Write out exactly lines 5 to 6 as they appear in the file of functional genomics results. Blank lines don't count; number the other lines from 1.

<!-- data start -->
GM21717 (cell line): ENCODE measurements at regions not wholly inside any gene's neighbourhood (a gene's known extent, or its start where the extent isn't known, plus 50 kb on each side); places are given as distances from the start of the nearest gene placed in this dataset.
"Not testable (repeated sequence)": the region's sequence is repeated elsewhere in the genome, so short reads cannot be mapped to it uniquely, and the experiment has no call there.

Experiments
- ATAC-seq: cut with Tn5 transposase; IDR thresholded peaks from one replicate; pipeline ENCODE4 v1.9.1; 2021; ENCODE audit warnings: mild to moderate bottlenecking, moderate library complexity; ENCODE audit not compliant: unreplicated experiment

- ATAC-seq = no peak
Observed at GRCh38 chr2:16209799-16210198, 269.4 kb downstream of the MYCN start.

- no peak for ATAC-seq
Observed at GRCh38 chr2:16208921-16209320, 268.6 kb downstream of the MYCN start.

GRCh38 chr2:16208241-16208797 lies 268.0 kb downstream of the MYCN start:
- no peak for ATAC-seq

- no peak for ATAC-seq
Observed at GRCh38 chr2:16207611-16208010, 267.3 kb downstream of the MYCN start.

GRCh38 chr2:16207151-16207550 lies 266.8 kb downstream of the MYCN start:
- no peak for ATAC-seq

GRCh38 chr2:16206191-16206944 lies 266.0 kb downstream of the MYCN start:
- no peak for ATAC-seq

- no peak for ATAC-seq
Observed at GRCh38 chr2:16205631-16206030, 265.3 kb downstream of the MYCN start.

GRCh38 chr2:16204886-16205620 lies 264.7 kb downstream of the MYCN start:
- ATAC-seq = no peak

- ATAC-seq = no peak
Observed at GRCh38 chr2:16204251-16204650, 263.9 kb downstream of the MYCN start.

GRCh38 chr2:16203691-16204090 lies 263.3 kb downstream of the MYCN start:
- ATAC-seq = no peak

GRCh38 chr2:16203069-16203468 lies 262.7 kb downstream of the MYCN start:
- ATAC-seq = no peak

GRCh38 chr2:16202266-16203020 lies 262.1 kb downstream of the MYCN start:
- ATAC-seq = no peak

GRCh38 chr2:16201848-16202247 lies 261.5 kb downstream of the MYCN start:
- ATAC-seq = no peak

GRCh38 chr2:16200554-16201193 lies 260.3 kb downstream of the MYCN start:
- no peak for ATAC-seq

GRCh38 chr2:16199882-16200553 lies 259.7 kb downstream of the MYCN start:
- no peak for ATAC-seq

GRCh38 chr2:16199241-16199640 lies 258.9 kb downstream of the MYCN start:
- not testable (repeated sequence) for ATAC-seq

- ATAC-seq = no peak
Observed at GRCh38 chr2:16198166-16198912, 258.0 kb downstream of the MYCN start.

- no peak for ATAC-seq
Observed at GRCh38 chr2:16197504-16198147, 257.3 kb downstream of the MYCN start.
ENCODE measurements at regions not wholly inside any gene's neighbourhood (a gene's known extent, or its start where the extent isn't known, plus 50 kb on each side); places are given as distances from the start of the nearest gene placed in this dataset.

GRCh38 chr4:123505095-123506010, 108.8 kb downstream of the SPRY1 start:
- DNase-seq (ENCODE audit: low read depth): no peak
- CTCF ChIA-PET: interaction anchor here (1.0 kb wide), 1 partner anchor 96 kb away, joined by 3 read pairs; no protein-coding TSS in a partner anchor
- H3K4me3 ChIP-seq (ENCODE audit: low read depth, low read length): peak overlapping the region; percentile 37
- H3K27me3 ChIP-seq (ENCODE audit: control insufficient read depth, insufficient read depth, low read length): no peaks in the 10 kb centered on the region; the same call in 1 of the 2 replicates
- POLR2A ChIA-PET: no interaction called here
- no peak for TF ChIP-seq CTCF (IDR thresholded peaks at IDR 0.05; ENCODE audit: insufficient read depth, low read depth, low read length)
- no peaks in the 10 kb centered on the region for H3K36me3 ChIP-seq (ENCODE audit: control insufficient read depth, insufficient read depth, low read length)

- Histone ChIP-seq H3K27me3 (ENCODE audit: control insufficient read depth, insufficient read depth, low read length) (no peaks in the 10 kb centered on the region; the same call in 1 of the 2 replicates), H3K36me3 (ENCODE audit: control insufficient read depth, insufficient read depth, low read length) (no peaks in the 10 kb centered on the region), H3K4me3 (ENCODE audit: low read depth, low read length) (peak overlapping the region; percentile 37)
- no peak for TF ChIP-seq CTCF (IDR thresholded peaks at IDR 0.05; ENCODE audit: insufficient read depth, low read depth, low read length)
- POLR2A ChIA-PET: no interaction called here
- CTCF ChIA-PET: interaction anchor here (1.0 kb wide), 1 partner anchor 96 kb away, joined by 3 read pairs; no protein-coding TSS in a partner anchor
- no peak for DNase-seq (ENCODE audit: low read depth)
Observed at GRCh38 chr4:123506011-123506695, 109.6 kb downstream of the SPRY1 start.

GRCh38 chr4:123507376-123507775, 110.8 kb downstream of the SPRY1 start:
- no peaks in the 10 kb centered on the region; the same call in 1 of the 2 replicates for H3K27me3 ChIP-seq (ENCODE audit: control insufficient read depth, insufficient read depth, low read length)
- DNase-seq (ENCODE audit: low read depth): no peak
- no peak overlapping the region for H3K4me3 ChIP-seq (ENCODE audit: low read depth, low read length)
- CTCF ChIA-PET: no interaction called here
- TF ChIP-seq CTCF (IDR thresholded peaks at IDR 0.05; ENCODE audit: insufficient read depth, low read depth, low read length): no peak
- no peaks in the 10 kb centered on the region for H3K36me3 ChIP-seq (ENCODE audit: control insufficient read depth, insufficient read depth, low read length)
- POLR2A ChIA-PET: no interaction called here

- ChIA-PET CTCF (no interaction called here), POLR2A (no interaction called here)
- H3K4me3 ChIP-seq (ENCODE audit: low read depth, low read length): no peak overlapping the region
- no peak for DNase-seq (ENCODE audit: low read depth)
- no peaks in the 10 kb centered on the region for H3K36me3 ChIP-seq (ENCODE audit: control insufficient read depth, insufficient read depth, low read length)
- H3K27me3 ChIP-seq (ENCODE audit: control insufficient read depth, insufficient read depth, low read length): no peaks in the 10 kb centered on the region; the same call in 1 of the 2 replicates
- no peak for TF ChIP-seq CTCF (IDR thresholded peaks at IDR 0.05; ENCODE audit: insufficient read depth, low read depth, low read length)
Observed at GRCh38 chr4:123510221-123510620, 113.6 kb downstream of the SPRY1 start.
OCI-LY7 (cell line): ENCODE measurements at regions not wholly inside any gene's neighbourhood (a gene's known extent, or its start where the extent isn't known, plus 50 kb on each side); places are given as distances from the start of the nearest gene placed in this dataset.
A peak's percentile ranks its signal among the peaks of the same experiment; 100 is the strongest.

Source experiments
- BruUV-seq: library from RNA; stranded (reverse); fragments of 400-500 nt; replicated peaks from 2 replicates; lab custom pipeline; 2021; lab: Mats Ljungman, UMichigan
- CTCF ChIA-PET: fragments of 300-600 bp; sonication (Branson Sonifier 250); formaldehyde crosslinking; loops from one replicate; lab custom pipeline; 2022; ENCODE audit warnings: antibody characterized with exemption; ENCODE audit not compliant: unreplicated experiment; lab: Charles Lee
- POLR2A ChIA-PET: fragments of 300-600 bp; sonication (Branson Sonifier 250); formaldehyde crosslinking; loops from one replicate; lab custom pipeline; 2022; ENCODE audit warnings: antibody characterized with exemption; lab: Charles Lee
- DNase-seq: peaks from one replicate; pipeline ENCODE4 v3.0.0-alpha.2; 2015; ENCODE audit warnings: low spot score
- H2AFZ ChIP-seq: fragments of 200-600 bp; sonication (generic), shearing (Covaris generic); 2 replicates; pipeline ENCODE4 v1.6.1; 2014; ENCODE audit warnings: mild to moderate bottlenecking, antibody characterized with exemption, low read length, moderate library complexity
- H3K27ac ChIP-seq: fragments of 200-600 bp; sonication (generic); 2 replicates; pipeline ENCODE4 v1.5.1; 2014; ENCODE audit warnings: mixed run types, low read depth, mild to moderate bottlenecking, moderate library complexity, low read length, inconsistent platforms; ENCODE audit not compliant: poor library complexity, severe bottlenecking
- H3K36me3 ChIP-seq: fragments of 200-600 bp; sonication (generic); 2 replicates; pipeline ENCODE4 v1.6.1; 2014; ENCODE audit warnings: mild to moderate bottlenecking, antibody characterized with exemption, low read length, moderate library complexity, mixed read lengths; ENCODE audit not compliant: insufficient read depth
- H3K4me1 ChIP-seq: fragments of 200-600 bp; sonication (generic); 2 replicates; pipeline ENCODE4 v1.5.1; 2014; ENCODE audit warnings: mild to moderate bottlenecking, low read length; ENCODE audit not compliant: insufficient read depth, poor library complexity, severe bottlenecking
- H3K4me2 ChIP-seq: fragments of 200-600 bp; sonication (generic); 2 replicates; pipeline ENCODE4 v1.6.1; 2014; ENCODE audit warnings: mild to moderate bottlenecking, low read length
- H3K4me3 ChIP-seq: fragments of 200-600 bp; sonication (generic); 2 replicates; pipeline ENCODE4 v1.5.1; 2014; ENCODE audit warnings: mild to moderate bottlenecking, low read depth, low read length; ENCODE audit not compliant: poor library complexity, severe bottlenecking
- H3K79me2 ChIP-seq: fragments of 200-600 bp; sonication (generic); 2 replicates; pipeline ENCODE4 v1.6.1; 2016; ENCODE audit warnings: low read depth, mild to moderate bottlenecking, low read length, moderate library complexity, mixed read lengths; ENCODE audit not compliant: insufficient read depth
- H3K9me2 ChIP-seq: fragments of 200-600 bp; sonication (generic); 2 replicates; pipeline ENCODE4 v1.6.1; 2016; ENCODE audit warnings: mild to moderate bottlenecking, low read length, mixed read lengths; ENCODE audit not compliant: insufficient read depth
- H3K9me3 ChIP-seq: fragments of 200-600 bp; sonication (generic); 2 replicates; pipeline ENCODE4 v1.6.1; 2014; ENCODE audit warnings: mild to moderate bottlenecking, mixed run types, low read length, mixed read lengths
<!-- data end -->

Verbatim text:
- ATAC-seq = no peak
Observed at GRCh38 chr2:16209799-16210198, 269.4 kb downstream of the MYCN start.